Skip to main content

NASA's Moon-Mars Chief Blasts 'False Claims'

NASA Completes First Test Rocket to Replace Shuttle
For the first time in more than a quarter-century, a new space vehicle stands ready in NASA Kennedy Space Center's 52-story Vehicle Assembly Building in Florida. The final segments of the Ares I-X rocket, including the simulated crew module and launch abort system, were stacked on Aug. 13 on a mobile launcher platform, completing the 327-foot launch vehicle and providing the first entire look of Ares I-X's distinctive shape. The Ares I-X flight test is targeted for Oct. 31.
(Image: © NASA)

The director of NASA'sembattled moon-Mars program says President Barack Obama's human spaceflightcommission is making false claims about the advantages of alternatives andignoring "anything positive" about the program NASA already has spent$9 billion on over the past five years.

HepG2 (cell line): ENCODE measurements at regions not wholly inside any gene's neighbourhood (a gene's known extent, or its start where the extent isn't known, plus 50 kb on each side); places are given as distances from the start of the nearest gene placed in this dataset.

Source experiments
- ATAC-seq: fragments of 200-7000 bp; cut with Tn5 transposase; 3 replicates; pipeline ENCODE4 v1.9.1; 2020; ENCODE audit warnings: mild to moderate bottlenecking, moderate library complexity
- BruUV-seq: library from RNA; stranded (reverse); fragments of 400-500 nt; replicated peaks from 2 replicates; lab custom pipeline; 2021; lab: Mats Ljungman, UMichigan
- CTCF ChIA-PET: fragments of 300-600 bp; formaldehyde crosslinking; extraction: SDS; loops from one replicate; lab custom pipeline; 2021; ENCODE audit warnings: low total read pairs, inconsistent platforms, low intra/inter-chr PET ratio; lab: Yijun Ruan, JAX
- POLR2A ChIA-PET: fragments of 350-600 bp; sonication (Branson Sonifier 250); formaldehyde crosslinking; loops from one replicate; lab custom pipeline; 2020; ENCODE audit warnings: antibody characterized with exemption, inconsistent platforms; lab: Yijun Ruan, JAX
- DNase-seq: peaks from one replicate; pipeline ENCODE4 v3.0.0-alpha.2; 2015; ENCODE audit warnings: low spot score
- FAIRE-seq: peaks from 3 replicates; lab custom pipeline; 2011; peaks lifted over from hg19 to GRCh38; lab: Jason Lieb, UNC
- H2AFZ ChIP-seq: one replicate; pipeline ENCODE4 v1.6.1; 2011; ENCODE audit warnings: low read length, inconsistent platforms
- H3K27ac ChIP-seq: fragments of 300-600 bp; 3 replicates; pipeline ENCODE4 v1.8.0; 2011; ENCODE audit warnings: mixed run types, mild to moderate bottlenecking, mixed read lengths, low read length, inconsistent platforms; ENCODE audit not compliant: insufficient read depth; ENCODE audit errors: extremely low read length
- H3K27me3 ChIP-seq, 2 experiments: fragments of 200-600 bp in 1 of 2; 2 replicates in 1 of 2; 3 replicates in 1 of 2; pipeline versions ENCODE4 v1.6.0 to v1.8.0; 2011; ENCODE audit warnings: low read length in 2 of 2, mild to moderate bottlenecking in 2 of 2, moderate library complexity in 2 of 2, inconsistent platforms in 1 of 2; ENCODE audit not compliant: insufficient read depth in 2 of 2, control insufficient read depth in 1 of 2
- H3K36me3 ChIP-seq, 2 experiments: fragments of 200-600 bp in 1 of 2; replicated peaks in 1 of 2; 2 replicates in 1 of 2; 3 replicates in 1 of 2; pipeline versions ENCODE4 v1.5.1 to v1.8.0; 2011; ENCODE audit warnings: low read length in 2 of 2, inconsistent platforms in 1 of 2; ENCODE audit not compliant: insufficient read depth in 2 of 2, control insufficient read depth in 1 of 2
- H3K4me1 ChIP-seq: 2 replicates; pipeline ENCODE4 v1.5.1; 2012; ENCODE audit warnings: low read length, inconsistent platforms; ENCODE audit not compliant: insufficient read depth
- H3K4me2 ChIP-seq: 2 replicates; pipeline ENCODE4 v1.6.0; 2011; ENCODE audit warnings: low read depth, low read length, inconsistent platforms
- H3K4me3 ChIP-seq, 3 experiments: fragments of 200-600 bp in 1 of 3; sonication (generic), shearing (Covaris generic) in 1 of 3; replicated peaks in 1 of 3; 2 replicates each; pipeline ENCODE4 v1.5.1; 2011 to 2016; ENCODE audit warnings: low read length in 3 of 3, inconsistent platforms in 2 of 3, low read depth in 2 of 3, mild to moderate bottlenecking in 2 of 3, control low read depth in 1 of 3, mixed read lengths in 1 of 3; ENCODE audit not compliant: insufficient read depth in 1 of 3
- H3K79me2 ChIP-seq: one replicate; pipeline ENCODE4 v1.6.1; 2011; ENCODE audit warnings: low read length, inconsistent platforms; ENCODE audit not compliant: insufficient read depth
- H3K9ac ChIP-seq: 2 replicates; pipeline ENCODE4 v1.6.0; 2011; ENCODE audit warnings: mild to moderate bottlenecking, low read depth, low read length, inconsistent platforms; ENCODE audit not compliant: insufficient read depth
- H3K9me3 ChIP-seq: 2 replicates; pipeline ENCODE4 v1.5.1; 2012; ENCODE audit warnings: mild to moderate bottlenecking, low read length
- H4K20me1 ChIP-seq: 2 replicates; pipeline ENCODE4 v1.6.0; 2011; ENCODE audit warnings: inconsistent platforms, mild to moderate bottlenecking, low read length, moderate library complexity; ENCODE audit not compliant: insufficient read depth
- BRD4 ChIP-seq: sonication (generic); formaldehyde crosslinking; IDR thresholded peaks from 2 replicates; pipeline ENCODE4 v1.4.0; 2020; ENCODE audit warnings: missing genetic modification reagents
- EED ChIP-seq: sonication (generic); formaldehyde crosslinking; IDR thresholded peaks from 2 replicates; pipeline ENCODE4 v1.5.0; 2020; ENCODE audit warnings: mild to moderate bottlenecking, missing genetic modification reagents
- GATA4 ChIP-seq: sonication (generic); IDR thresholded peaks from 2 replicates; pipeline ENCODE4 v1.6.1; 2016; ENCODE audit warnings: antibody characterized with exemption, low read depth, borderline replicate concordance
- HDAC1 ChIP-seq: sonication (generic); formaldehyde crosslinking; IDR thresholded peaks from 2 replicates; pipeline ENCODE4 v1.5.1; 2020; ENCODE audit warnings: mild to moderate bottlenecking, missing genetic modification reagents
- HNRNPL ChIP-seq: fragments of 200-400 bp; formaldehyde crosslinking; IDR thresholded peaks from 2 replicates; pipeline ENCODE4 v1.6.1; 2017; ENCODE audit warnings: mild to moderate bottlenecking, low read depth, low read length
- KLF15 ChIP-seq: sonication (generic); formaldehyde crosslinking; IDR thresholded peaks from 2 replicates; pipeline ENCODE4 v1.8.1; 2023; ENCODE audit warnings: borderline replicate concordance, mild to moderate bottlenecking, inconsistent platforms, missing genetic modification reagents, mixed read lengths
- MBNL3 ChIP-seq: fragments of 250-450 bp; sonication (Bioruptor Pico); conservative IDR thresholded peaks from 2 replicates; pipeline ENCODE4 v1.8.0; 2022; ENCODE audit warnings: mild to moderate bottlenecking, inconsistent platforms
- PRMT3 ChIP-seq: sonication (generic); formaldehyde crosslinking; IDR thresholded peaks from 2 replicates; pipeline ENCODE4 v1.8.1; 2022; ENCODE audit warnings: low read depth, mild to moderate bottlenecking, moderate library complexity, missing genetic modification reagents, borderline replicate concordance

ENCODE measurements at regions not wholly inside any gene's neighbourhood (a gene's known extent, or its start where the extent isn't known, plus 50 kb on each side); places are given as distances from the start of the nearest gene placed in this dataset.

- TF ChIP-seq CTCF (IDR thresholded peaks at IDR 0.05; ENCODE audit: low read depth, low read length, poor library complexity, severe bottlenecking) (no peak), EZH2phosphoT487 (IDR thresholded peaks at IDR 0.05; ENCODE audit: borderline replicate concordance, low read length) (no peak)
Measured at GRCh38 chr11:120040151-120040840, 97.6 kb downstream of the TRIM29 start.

In an e-mail obtained byFLORIDA TODAY, NASAProject Constellation Program Manager Jeff Hanley also says the committeeis "dismissive" of the recommendations of Columbia accidentinvestigators.

To treat astronaut crewsafety as a 'sine qua non' -- a given -- "is a cop out. . .plain andsimple," Hanley said in a candid, 3,376-word e-mail to Johnson SpaceCenter Director Michael Coats.

The panel was created toreview NASA's ongoing moon-Mars program and consider other options for theagency after the shuttle's retirement. The panel decided NASA's Constellationprogram is on "anunsustainable trajectory" and Obama should consider canceling NASA's AresI crew launcher and instead fly astronauts on commercial rockets.

Hanley said that idearaises significant legal issues and would put at risk future U.S. human spaceexploration.

"We are betting thefarm on severe speculation," Hanley told Coats, a veteran shuttle pilotand mission commander.

The blunt assessment of thecommission's executive summary, which was delivered to the White House on Sept.8, comes to light as the panel holds a final public hearing today. A fullreport by the 10-member committee, led by Lockheed Martin CEO NormanAugustine, is due at the White House by the end of the month.